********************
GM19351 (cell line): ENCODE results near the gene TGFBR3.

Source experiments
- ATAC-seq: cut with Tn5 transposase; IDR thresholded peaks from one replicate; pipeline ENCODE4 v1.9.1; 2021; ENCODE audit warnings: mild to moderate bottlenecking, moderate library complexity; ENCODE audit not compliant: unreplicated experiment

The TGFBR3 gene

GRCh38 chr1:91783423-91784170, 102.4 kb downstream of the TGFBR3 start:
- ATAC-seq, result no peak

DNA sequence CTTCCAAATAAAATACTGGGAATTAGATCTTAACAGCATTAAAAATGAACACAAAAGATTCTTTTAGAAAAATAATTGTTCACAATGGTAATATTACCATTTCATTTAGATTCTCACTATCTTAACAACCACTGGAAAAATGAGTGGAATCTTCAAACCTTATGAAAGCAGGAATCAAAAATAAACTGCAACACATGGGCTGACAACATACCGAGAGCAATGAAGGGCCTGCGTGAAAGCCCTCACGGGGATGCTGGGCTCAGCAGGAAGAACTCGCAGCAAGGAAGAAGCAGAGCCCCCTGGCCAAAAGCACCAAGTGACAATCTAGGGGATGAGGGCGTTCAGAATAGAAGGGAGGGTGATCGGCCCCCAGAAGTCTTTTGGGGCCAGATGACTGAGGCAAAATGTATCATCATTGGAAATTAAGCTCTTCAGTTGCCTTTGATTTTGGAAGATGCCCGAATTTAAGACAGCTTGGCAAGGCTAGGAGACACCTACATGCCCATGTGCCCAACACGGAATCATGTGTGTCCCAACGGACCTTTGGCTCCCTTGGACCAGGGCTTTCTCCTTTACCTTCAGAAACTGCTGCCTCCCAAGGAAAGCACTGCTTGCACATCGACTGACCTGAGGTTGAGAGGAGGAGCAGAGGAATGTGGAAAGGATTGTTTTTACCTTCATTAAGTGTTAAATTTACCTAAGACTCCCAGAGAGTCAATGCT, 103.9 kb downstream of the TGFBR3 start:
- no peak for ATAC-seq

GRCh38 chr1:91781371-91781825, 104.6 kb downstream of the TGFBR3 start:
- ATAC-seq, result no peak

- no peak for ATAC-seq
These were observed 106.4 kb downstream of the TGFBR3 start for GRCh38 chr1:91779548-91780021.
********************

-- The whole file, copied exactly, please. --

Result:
GM19351 (cell line): ENCODE results near the gene TGFBR3.

Source experiments
- ATAC-seq: cut with Tn5 transposase; IDR thresholded peaks from one replicate; pipeline ENCODE4 v1.9.1; 2021; ENCODE audit warnings: mild to moderate bottlenecking, moderate library complexity; ENCODE audit not compliant: unreplicated experiment

The TGFBR3 gene

GRCh38 chr1:91783423-91784170, 102.4 kb downstream of the TGFBR3 start:
- ATAC-seq, result no peak

DNA sequence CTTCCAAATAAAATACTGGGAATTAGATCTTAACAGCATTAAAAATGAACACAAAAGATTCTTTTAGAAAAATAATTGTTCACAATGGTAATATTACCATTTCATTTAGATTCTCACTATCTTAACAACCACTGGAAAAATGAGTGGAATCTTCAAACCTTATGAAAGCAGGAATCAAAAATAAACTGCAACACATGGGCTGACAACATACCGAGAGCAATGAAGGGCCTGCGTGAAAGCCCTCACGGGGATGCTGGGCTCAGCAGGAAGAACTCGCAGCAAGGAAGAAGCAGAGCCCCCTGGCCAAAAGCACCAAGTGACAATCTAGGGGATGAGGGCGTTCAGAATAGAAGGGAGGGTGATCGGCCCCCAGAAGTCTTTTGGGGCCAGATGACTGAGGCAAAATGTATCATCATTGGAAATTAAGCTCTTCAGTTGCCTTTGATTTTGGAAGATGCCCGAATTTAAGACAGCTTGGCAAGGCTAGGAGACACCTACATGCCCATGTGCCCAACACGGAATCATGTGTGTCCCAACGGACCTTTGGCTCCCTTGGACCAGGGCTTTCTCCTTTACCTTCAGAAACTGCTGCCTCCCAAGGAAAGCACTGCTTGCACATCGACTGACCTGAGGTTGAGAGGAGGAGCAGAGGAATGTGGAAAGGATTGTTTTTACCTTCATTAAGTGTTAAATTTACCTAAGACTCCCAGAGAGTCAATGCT, 103.9 kb downstream of the TGFBR3 start:
- no peak for ATAC-seq

GRCh38 chr1:91781371-91781825, 104.6 kb downstream of the TGFBR3 start:
- ATAC-seq, result no peak

- no peak for ATAC-seq
These were observed 106.4 kb downstream of the TGFBR3 start for GRCh38 chr1:91779548-91780021.